also – not sure if its changed, but …

          usually when the govt is talking benefit fraud the quoted numbers include not only payment errors and loans, but also money that has been in the WINZ budget but was defrauded by people who arent beneficiaries.

    • aerobubble 2.2

      I think you misunderstood. Its wrong for the Minister to argue that its okay to let off a business off tax debt to keep people in work, who might end up on a benefit otherwise, and then to argue that is akin to put people already under the most extreme economic duress who are forced too pay back money that may have been spent, here’s the misunderstanding, on some shoes, or lunch, for a child.
      As if the poorest waste the money they have, or wouldn’t use it very wisely, the burden being so much greater since once in debt its becomes much more onerous to live on the welfare when WINZ is cropping it to recoup debts. You as a citizen can no longer just wander and gather food, fuel, water and start a farm, where you want, and in fact are prohibited from such so that all may reap a bounty of food, fuel, potable water, in return for this transgression on our collective liberty its expected that all be maintain to a minimum of food, housing, education and health. Without the acquiescence of the poor, and all the others who use welfare, or believe in welfare even though have never or will never used it (those who understand basic economics that mass production of food, health care, etc drives prices down for even the richest, so own a reciprocal right to their fellow citizens ), so nobody would have much at all. Its called society, its does exist and our deeply soft fascist government should not be trusted.

  3. One Anonymous Knucklehead 3

    …and more:

    Who’s for government prescribed mandatory mass medication?

  4. tracey 4

    goodness, no srylands on this?

  5. freedom 5

    I realize this is slightly off topic but fraud comes in many forms and the ongoing spin from the government regarding beneficiaries is about as fraudulent as it gets.

    Having recently made that long walk from an empty pantry into a food bank, and under the threat of a looming eviction, I jumped through the protracted collection of new hoops in the WINZ office and am now in receipt of a Job Seeker allowance.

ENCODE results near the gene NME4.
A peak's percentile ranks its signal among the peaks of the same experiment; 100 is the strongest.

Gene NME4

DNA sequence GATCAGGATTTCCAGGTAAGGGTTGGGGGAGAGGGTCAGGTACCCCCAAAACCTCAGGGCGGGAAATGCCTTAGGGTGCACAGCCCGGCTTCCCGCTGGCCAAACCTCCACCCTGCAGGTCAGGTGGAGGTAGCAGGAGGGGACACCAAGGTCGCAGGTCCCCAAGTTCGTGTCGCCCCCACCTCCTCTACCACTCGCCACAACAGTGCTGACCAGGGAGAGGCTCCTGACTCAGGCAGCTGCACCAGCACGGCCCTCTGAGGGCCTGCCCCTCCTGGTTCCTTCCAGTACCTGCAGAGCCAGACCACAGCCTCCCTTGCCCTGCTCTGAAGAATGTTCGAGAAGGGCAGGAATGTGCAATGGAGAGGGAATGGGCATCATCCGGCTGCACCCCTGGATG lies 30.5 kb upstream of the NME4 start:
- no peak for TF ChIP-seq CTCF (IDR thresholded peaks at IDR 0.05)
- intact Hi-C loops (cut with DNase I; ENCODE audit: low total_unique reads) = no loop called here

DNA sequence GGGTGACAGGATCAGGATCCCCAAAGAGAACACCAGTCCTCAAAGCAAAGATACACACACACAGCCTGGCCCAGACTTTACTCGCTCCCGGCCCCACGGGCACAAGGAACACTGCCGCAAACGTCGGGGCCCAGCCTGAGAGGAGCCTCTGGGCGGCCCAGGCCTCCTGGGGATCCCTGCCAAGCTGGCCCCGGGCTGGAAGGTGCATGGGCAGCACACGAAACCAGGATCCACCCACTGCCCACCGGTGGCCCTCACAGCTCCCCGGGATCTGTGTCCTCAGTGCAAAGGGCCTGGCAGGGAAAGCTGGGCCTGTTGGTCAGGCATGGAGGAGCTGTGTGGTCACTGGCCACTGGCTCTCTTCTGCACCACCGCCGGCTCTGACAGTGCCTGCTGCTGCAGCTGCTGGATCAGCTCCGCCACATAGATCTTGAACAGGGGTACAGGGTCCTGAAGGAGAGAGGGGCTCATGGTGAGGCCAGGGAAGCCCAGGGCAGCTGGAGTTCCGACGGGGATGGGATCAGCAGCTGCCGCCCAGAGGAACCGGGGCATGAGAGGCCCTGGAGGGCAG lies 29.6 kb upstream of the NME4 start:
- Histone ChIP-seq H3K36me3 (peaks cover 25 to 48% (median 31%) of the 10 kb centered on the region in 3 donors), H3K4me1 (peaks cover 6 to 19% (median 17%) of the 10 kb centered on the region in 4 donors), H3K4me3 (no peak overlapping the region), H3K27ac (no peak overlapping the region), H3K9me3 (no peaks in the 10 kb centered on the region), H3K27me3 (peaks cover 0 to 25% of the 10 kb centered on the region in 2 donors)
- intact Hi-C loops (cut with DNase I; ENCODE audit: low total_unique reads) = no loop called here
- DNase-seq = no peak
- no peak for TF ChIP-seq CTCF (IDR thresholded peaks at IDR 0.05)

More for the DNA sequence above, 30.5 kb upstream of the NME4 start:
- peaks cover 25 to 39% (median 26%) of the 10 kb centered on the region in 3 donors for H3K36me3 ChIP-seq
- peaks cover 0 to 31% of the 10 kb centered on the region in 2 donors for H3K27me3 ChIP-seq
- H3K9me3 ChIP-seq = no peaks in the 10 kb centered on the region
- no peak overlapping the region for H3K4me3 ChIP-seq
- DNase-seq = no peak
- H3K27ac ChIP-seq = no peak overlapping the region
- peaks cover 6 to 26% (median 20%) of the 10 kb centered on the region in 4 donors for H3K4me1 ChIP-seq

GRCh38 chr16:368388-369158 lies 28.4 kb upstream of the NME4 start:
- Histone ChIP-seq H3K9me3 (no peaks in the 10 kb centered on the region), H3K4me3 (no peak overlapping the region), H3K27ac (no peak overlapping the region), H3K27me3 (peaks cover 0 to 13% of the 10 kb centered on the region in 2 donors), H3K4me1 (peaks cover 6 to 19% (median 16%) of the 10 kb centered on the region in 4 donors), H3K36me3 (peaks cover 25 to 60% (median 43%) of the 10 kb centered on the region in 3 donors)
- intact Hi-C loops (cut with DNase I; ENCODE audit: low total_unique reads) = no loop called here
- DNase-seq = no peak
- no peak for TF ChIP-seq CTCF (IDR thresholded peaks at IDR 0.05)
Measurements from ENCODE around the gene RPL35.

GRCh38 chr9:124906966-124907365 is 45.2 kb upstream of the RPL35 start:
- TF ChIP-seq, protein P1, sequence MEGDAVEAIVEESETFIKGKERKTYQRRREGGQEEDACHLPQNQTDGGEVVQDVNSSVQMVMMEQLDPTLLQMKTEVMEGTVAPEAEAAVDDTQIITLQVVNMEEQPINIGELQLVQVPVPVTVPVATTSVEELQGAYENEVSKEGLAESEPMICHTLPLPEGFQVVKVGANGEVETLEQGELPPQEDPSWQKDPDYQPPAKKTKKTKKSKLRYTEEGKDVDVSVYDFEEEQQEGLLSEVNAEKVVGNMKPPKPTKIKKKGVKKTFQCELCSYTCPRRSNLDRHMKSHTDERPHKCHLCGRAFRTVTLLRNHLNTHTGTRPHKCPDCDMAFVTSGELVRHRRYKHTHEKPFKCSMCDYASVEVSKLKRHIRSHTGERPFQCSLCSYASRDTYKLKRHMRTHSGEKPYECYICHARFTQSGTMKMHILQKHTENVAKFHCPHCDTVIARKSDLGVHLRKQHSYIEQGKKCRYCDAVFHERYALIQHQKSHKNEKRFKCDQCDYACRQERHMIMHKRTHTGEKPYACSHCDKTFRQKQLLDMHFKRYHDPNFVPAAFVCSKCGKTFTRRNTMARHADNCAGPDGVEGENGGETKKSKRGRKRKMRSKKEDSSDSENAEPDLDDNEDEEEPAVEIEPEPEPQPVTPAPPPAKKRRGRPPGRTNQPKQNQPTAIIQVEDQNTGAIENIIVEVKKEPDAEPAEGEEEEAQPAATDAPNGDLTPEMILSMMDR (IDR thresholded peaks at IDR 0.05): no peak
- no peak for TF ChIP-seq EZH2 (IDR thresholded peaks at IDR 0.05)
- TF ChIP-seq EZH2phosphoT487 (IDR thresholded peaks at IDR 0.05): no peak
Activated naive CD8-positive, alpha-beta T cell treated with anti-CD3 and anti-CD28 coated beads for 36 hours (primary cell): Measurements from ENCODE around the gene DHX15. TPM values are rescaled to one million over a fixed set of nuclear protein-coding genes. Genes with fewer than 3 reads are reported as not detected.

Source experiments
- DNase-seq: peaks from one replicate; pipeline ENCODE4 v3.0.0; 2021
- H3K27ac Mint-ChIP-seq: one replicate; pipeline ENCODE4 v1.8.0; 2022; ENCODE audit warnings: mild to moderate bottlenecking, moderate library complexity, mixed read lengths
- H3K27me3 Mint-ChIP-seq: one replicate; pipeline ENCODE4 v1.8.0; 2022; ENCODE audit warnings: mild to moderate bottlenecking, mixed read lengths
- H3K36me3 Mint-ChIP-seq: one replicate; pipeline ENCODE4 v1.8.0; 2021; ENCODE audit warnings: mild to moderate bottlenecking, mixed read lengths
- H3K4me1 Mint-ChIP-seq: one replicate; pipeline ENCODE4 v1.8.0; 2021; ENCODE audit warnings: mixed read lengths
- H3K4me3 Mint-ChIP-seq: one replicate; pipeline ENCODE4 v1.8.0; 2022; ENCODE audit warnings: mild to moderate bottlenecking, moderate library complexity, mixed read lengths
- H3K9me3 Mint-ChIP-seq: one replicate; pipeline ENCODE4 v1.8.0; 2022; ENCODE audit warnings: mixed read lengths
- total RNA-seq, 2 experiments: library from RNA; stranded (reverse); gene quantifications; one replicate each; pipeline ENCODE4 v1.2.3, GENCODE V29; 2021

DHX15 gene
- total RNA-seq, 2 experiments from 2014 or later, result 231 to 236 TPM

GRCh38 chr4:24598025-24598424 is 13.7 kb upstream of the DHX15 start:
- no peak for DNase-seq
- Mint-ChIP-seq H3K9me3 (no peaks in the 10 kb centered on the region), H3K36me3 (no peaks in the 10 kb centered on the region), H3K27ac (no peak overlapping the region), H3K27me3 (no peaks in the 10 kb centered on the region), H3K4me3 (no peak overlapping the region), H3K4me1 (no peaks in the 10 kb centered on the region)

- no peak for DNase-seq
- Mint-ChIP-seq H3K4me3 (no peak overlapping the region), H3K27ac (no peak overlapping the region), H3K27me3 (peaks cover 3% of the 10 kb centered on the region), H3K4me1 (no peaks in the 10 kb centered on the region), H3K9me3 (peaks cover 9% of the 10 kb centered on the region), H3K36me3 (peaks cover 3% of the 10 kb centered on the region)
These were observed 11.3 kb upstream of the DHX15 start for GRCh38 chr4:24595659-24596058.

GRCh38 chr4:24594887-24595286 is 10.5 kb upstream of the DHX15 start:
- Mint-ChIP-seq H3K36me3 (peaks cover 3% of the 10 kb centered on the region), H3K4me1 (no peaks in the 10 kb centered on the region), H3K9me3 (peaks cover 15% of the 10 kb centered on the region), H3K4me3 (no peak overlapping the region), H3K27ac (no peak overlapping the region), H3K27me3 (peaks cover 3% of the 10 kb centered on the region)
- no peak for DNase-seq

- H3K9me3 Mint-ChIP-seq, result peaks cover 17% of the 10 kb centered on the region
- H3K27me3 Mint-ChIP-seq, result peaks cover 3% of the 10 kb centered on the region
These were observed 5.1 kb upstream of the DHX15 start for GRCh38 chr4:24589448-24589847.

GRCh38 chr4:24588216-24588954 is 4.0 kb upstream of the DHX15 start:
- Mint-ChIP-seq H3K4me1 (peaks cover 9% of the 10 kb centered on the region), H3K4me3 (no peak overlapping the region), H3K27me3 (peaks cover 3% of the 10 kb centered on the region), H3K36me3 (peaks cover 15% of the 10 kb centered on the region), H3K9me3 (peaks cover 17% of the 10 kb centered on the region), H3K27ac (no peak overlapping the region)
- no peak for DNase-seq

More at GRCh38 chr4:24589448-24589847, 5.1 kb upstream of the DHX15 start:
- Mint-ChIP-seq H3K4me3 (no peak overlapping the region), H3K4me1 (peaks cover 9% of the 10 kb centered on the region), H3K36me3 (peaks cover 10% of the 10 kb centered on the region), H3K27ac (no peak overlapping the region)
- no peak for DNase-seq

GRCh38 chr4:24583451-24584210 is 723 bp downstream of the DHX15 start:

two things ( three actually)
    one; I am grateful for the assistance

    two: I have had numerous discussions around the abatement assessment being done weekly ( or when income is received) and how it is not equitable with other taxpayers, but mainly focused on the reality that not all lives are carbon copies. To quote the Minister “an individual’s circumstances do matter.” After presenting numerous personal examples where I showed weekly abatement (applied across the board) was fundamentally flawed as a premise, they have agreed to assess my external / occasional income as it relates to the annual benefit income.
    – If this relates to your own situation, talk to your case worker and ask for the abatement assessment to be adjusted accordingly. They can do it, it is my understanding they have just been told not to.

    three: The level at which the abatement claw begins to dig in is NOT $100 per week. It turns out that only applies to Assisted Living (Invalid’s benefit), DPB recipients and undefined special cases that I could not get a clear answer on from either a case worker or the call center staff.

    ALL OTHER UNEMPLOYED PERSONS ARE STILL ON THE OLD LEVEL OF ONLY $80 PER WEEK GROSS, BEFORE LOSING 70 CENTS IN THE DOLLAR ON EVERY DOLLAR ABOVE THE 80 GROSS. That is of course on top of the income tax collected of the total gross .

    Take a basic ten hour per week part time job at minimum wage , now take out the income tax of around $16 and the abatement claw back of $38 and the person has worked ten hours for approximately $8 p/hr net. Add transport/food/clothing and the myriad of miscellaneous expenses that naturally accompany the requirements of having a job and the person is working for maybe four to six bucks an hour. This is daily reality for the thousands of good kiwis out there every day really trying to improve their situation.